Medical cannabis sales in Missouri have surpassed $200 million during the program’s first 14 months, according to state Department of Health and Senior Services data outlined by the eMissourian. In all, there are more than 160,000 medical cannabis patients in the state.
So far, there are 180 dispensaries, 58 manufacturing facilities, 41 cultivators, 19 transportation-related businesses, and eight testing laboratories licensed by the state. In 2020, however, 85% of 2,200 medical cannabis commercial license applications in the state were denied, hemp farmer Michael Desmond wrote in an op-ed in the Missouri Independent.
Kathleen Beebe, a spokeswoman with Missouri Health and Wellness, told eMissourian that the industry has, so far, created 6,000 jobs in the state. She added that she expects the number of registered patients in the state to “dramatically increase” as people gain an understanding of how the cannabis plant could help them.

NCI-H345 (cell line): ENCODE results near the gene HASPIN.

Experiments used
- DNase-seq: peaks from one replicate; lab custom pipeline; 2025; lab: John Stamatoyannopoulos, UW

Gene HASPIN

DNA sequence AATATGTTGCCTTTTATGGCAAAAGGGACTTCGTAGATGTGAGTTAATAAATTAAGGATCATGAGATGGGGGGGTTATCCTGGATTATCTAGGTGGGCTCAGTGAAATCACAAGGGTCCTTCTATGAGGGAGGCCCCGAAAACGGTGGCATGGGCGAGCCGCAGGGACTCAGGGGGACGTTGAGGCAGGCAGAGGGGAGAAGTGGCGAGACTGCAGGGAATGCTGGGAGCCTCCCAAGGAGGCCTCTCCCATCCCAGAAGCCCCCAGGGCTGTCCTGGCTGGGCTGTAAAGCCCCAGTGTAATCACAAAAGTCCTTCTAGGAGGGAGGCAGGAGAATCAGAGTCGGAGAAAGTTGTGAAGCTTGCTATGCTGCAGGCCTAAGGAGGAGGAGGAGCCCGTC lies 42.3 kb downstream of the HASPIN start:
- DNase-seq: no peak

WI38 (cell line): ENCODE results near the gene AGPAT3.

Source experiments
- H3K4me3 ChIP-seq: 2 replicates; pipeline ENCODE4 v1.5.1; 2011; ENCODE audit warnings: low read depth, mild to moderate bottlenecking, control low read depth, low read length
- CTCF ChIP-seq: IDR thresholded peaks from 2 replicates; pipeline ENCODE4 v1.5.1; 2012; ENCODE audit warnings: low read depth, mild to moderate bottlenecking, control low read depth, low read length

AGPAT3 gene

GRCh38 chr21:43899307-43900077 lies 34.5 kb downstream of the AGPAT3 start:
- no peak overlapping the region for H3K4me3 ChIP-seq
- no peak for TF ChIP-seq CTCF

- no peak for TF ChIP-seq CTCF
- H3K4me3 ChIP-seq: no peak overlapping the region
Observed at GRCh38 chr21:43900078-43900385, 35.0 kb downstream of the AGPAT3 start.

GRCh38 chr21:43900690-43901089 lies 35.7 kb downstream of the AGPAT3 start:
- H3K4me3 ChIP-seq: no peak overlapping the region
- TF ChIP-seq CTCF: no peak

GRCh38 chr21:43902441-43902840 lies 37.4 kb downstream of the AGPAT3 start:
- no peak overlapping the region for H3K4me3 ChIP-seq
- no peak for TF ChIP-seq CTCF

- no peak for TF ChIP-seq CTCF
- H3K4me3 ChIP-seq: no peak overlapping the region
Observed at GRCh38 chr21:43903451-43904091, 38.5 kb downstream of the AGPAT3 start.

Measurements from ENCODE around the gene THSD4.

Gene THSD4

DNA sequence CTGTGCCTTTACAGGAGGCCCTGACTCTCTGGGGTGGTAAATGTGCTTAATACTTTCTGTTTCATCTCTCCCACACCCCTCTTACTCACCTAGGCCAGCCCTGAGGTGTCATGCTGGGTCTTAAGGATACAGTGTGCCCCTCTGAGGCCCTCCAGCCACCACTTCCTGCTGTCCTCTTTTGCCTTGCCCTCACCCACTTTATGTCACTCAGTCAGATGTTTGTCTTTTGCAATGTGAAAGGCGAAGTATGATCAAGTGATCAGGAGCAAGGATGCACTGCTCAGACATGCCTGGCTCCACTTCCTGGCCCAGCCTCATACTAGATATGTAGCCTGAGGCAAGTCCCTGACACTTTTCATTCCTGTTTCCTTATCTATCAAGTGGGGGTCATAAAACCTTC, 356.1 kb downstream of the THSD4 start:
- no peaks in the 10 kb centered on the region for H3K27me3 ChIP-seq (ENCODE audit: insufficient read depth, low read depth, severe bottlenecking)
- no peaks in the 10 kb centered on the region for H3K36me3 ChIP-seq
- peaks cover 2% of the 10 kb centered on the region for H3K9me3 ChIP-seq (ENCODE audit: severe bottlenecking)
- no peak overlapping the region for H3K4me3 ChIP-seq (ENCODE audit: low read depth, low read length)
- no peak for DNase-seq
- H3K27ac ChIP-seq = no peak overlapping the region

Legal cannabis advocates in the state, led by Legal Missouri 2022, are campaigning to put an adult-use question on this year’s midterm ballots and must collect 175,000 signatures to put the issue to voters. The medical cannabis initiative was approved by 66% of Missouri voters in 2018.
The legalization proposal, a constitutional amendment, would create an automatic expungement program for citizens convicted of nonviolent cannabis-related offenses. It would tax adult-use cannabis sales at 6%, with revenues earmarked for the state health department, veteran care, drug addiction treatment, and the state’s public defenders program. Under the proposal, cities could add an additional 3% sales tax if they choose.
The amendment would grant 144 new cannabis business licenses via lottery, with 66% of them set aside for cultivation companies and 33% for dispensaries.